She says, in Planes Trains and Auto-Rickshaws ,

"I’d wanted to travel to
Jul 16, 2012 rated it really liked it
Pedersen has digressed from her normal writings and provides the reader with an insight into India. Part travelogue, part history and part philosophy, this book will hit a note with everyone.

From Delhi, the Taj Mahal, Mumbai to the south of India all the highlights and then some are covered. Travel tips interspersed with lots of sarcastic humor. Pedersen covers all the major tourist spots but also some of the quaint and extraordinary ones. Pedersen doesn't just cover the good but also touches on
Jan 10, 2014 rated it really liked it
This was a fun, informative book, read in anticipating a trip to India. It is a current description of the astonishing diversity of modern India. Pederson is funny, insightful, and nonjudgmental while writing about such features as the effect of the declining vulture population on the Zoroastrian tradition of exposing their dead on a particular hill in a tony neighborhood to allow spirits to ascend through the bodies of devouring birds. She makes hilarious, but revealing, analogies to American p ...more
Mark Pritchard
May 14, 2012 rated it it was amazing
Written with great wit and stunningly clear observations, "Planes, Trains and Auto-Rickshaws" offers dazzling pictures and keen insights into a culture most of us here in the states don't understand. Filled with personal stories, I found myself feeling as if Pedersen was on the couch next to me telling me of her adventures on the highway in Delhi. Having travelled extensively throughout China and SE Asia, reading this book triggered memories, left me laughing, and reignited my own wanderlust. Pe ...more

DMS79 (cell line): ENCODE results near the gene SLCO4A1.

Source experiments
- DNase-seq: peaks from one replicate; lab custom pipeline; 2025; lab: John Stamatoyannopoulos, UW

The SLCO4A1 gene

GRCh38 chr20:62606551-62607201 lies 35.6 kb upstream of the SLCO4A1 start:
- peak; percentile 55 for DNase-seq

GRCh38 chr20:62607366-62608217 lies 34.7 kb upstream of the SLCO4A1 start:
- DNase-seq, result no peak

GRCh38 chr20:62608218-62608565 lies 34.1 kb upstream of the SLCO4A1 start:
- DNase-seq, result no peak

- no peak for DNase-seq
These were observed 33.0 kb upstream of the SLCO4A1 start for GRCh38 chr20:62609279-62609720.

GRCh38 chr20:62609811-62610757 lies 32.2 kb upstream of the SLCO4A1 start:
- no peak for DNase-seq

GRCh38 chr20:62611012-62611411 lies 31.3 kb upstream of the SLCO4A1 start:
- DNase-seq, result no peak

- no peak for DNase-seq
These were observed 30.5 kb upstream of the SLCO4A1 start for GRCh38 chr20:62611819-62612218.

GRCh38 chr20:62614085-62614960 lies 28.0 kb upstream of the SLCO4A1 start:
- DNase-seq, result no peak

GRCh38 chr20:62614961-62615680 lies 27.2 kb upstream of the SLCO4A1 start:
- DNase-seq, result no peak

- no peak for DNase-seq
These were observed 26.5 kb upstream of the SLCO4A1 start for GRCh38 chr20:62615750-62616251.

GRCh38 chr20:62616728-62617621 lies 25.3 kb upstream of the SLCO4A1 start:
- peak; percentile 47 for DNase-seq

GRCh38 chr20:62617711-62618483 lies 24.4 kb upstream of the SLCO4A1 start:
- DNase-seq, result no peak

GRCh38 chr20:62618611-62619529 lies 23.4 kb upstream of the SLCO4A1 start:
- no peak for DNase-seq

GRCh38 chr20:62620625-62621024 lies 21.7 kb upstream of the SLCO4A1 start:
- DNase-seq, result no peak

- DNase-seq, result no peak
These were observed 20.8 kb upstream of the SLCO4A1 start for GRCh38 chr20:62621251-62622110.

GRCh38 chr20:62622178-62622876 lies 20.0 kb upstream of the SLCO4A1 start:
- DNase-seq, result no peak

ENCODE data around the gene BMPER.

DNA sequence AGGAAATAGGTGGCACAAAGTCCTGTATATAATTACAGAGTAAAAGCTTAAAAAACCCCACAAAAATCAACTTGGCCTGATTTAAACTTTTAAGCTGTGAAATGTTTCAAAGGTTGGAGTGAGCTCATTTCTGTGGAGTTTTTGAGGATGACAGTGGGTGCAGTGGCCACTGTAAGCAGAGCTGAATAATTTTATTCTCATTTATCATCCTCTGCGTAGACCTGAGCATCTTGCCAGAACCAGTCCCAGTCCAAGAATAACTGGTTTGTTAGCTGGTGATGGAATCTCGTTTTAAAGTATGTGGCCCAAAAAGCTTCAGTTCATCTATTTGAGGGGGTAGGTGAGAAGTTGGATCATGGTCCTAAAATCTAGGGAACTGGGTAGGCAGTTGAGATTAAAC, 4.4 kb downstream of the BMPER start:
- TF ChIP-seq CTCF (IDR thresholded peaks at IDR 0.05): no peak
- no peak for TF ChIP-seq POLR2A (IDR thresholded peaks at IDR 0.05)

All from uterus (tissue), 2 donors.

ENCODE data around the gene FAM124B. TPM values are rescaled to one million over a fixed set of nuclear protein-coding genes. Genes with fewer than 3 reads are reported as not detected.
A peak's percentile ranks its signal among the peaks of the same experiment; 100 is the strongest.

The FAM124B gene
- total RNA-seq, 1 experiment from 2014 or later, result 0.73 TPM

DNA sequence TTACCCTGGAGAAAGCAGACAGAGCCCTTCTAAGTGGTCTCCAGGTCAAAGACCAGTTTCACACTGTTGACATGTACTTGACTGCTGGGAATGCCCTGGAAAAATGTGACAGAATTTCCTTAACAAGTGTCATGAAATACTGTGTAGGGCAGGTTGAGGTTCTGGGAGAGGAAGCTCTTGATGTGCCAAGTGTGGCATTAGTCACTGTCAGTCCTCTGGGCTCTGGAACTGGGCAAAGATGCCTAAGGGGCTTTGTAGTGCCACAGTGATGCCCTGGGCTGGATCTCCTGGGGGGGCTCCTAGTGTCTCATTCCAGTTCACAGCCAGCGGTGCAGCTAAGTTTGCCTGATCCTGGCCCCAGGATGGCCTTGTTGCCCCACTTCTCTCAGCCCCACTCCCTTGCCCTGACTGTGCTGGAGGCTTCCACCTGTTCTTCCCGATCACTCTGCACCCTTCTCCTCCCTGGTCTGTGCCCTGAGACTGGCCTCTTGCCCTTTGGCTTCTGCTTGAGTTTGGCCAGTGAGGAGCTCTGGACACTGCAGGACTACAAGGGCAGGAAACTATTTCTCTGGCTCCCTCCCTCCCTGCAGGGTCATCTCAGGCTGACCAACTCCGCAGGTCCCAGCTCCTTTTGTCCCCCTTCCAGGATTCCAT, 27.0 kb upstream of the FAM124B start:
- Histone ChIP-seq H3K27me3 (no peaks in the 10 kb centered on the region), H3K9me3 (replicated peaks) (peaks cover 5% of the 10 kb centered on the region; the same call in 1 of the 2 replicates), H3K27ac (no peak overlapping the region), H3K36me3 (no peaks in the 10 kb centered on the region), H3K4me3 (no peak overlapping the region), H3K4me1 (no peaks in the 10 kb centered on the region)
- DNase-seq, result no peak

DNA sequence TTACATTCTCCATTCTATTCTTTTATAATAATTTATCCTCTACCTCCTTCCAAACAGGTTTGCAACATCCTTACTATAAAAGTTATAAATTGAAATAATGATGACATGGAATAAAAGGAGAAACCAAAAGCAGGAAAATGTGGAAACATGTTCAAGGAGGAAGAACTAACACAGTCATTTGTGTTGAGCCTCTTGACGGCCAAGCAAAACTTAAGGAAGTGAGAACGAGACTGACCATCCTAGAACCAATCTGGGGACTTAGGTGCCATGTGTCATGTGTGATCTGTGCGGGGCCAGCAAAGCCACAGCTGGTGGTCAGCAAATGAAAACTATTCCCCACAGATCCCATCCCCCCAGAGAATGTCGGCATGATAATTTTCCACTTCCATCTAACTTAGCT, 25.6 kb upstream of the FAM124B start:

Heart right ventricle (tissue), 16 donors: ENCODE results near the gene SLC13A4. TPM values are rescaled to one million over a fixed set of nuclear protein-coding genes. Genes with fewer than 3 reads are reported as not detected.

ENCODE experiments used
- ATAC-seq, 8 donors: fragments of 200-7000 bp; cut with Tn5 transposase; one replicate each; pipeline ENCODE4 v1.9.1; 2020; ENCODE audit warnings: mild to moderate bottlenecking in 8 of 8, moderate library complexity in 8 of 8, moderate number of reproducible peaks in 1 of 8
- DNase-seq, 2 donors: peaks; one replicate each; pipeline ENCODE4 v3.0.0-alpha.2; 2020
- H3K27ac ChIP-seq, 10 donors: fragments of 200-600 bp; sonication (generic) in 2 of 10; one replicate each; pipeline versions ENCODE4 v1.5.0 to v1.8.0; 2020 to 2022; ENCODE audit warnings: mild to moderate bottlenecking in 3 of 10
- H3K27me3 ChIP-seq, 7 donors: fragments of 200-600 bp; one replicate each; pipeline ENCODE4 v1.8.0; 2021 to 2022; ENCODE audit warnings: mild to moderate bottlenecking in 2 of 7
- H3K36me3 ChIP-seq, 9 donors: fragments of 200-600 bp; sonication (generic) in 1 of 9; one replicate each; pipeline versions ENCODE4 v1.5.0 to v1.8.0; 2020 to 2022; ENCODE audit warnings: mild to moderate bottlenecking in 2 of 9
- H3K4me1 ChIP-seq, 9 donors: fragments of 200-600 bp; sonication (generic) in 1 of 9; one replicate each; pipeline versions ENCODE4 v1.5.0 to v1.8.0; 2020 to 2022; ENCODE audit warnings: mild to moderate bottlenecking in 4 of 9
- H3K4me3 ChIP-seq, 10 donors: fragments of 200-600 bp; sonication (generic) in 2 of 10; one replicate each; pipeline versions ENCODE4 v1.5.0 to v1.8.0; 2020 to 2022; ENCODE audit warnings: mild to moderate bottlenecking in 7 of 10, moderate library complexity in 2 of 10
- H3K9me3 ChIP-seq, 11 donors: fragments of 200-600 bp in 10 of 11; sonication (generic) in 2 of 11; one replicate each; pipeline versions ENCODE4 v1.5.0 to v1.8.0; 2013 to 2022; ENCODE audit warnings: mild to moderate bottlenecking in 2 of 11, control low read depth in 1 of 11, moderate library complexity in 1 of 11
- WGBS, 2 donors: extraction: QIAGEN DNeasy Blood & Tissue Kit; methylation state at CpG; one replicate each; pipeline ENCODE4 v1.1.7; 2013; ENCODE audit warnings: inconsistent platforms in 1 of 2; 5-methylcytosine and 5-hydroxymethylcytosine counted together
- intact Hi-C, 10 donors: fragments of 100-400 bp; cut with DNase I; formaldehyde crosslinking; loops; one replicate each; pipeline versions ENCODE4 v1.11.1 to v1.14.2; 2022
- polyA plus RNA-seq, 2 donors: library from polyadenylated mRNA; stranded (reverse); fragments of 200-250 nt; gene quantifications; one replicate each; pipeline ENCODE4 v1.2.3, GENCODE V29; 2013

Oct 24, 2013 rated it did not like it
Shelves: have-read
Took me about 15 minutes to read this book, and it's amazing that it got published at all. Lots of standard history, some decent de-mystification of Indian culture, and lots and lots of cheesy humor, like the author either wrote it while on the john, at the beach, or while eat on a park bench with a friend. Then again, this makes the reader feel comfortable with her globe-trotting. There have to be better books about India than this one.
Aug 19, 2015 rated it it was ok
The book failed my expectations ( coming from title) because of following:

1. Comparison of India with US was a bit overdone at places.
2. Author was a bit too sarcastic at places, which hurt the seriousness of discussion
3. The facts presented at many places are just corner/extreme cases at best, or just plain wrong sometimes
4. A lot of things which author mentions about India are probably her impressions of India as derived from other texts, and not her own